I’m not writing term papers for people. (Laughter) It’s just as much for them as it is for me. There’s nothing factual about any of it. It’s really just meant to be listened to, and I don’t want to get in the way. We’ve all had that experience where we hear a song that we’ve liked for many years, and we finally hear what the writer tells us what it’s about, and you’re often disappointed.

Something gets taken out of it. So I think that magic, that’s important to the process.

Tavis: Yeah, although you do have me thinking now. I wonder what’s more lucrative these days – writing term papers for kids or doing records?

Dylan: I can answer that. Want me to answer that?

Tavis: Yeah.

Dylan: Well – (laughter) I haven’t seen the exact numbers, but I have a hunch.

Tavis: Yeah, I saw “60 Minutes” or somebody did a big piece about that.

Dylan: Yeah.

Tavis: That’s a pretty big business, writing papers for people.

Dylan: Yeah, yeah.

Tavis: I digress on that point. So how excited is the band about doing this Eric Clapton tour?

Dylan: It’s pretty great. I had a chance to play with him on one of the solo records that I did, “Seeing Things,” 2008 or ’09. I got to do some shows in Germany with him, and then I got to play “Crossroads” with him.

Tavis: Ooh.

Dylan: So it’s not an (unintelligible) that I get to again, but I had a lot of fun. The guys haven’t played with him yet. They’re excited.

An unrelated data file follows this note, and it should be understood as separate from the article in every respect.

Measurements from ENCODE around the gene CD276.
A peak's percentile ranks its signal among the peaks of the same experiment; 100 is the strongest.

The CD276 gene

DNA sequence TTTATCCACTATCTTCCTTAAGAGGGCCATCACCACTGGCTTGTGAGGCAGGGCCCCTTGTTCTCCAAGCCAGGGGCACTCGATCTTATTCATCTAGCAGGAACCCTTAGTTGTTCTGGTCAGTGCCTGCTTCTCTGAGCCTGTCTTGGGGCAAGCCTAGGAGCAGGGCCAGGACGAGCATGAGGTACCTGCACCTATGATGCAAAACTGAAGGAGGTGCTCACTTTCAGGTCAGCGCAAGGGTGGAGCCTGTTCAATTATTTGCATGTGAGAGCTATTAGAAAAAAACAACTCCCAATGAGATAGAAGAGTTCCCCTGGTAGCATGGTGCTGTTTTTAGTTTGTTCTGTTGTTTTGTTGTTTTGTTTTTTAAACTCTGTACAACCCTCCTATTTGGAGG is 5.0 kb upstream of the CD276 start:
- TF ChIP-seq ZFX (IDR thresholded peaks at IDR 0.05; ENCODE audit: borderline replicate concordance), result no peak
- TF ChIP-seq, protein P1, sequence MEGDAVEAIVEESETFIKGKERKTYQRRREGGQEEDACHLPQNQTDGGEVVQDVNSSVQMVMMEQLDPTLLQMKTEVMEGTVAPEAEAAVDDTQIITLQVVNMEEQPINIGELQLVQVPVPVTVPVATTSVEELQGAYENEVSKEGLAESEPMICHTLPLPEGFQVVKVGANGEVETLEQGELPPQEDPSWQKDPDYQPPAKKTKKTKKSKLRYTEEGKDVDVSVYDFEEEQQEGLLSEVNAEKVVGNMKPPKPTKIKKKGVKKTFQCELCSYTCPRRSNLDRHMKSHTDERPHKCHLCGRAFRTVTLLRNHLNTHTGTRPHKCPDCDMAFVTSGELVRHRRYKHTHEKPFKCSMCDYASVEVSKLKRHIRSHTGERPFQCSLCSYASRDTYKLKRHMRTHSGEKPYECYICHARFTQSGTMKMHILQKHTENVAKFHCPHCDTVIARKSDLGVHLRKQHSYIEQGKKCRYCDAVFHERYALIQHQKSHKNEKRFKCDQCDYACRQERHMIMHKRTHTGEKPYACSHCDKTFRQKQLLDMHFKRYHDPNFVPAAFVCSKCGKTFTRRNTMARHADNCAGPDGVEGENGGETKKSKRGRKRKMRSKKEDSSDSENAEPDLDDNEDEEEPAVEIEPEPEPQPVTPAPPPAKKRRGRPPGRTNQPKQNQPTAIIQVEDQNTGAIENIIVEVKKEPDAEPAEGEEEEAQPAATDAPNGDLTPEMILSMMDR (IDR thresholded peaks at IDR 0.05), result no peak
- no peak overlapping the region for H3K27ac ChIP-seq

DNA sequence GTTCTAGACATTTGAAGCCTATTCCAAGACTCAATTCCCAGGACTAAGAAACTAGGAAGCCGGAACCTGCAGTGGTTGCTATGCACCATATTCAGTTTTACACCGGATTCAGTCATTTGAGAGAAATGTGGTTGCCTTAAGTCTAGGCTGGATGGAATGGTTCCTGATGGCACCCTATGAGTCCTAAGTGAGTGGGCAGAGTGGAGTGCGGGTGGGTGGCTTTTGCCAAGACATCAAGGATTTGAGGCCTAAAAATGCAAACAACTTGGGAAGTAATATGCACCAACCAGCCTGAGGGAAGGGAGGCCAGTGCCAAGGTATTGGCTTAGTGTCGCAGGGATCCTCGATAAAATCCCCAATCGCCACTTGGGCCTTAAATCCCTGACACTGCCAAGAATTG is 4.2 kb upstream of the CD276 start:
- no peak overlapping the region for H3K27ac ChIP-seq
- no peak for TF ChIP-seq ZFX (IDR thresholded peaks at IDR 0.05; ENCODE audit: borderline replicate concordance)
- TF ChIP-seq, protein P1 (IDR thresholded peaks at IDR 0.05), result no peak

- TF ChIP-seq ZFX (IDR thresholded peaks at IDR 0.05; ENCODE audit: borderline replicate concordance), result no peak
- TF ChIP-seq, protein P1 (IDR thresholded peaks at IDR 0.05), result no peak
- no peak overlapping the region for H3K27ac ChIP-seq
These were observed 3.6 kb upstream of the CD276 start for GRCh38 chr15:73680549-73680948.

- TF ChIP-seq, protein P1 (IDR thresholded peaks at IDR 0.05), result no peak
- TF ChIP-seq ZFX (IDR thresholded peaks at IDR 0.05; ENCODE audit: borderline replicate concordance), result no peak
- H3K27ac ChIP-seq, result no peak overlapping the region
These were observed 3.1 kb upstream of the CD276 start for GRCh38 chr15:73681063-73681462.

Tavis: How do you know, circling back to the new project, “Glad All Over.” First of all, the title, “Glad All Over,” I’ve been working at that for 40-some years, trying to be glad all over. Tell me about the name of the record, the title of the record.

Dylan: Well, just like we were talking about before, it can be interpreted a few ways. It doesn’t mean that you’re simply happy. It could mean that, or it could be just really glad that it’s over.

Tavis: Yeah. (Laughter)

Dylan: That’s kind of – again -

Tavis: I walked right into that, didn’t I?

Dylan: Yeah.

Tavis: I walked right into that, after that last question.

Dylan: I’m banking on our relationship that you’re going to figure that out.

Tavis: Yeah, yeah. (Laughter)

Dylan: Obviously it’s been traveled, that term. Carl Perkins and Beatles and Dave Clark Five, but I like that. It’s traditional, I think, and you can’t always try to reinvent the wheel. Sometimes you’ve got to go with stuff that’s real sturdy and solid, and I like that.

Tavis: Is there ever any – was there ever any trepidation when you got back together with the Wallflowers after seven years, that once you got past the racket phase and all this came together, any concern that the fans would get it, speaking of getting it and figuring it out?